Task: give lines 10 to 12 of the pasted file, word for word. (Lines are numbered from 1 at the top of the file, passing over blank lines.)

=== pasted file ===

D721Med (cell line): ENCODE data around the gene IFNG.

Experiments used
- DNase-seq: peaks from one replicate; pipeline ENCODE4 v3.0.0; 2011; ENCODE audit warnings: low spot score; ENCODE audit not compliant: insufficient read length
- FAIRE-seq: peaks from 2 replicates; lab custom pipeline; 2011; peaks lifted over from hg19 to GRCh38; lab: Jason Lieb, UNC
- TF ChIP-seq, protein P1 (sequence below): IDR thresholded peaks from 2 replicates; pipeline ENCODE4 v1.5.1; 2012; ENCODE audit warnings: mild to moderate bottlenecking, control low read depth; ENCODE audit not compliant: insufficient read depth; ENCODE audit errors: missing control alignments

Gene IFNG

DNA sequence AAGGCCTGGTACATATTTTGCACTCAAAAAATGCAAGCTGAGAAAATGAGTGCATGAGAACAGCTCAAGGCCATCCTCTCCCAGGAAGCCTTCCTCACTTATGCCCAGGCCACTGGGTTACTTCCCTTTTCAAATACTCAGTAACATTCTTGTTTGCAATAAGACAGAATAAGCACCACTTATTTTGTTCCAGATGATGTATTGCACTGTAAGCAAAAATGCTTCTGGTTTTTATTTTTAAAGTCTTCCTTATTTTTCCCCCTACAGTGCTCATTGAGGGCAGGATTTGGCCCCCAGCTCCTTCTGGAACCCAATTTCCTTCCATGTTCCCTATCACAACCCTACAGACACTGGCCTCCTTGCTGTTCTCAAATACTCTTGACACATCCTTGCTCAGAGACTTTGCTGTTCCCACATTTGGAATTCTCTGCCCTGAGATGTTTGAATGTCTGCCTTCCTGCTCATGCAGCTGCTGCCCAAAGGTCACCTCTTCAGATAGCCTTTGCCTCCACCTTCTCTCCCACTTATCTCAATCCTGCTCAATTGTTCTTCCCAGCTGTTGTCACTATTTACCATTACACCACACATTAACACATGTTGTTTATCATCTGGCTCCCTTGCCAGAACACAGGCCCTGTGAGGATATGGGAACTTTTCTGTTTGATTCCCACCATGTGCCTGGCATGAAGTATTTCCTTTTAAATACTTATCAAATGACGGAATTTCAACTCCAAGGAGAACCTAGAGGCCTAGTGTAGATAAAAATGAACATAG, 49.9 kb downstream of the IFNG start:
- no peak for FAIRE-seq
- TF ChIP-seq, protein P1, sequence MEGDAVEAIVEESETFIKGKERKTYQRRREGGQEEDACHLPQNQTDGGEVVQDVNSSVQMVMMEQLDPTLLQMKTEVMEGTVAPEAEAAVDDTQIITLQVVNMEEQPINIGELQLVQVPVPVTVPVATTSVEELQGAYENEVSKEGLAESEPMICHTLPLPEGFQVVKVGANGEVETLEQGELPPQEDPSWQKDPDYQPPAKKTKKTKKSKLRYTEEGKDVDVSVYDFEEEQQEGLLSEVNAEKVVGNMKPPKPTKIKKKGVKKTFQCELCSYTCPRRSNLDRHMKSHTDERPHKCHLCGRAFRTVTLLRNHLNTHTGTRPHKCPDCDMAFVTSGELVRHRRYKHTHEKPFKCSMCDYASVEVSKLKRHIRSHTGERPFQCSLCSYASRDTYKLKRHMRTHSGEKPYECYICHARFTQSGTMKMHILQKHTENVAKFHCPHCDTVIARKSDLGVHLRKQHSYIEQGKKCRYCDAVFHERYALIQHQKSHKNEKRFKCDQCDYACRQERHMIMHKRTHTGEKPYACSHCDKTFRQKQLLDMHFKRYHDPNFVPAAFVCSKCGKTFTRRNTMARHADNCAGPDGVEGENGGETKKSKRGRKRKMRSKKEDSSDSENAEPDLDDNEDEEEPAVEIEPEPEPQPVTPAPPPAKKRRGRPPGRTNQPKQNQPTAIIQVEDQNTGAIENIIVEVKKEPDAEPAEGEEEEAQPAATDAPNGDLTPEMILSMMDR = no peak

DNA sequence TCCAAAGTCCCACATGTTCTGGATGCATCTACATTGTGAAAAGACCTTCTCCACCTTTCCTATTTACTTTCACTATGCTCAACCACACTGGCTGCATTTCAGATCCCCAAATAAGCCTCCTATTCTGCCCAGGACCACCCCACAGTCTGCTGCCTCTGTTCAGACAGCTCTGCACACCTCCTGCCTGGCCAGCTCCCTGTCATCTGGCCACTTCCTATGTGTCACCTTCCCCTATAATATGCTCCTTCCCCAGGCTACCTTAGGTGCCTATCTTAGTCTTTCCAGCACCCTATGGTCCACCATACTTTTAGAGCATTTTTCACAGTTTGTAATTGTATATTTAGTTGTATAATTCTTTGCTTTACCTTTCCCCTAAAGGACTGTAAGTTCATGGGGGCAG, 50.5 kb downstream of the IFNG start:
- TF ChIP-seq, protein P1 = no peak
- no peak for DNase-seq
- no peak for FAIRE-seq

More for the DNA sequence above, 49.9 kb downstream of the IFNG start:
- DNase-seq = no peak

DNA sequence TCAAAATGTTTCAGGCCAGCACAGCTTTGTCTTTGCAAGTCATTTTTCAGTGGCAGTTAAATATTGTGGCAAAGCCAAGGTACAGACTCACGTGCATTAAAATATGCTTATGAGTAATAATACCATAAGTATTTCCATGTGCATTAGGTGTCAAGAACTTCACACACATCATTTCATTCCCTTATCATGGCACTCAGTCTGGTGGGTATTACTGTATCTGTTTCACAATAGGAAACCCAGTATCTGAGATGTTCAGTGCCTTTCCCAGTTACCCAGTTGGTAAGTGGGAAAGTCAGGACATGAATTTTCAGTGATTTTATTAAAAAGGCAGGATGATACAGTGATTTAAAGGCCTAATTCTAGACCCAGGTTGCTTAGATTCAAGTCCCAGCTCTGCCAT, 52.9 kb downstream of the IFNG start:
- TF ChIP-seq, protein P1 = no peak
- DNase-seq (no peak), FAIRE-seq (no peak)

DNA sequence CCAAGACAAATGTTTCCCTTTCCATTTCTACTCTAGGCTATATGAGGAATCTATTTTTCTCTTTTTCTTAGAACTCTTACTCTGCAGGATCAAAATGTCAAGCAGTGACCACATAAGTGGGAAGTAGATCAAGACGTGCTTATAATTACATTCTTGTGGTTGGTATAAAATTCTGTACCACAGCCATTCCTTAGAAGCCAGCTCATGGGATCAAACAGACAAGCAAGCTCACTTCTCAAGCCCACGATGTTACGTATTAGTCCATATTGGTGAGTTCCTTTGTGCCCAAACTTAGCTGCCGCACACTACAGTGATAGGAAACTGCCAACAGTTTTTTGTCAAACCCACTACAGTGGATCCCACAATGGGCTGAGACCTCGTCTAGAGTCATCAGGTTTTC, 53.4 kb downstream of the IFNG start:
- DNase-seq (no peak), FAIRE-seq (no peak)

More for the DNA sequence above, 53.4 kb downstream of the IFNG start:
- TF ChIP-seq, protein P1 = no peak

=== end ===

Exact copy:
DNA sequence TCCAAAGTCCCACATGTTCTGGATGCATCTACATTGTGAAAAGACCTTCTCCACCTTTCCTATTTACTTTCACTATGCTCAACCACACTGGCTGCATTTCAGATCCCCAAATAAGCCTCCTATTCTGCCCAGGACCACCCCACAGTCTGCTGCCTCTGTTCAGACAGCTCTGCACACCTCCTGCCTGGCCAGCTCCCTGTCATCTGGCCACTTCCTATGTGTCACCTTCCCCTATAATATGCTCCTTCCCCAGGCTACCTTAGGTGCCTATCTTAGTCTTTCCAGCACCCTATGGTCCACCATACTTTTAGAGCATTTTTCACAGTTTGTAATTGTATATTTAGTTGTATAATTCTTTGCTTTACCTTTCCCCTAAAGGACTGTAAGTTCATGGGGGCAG, 50.5 kb downstream of the IFNG start:
- TF ChIP-seq, protein P1 = no peak
- no peak for DNase-seq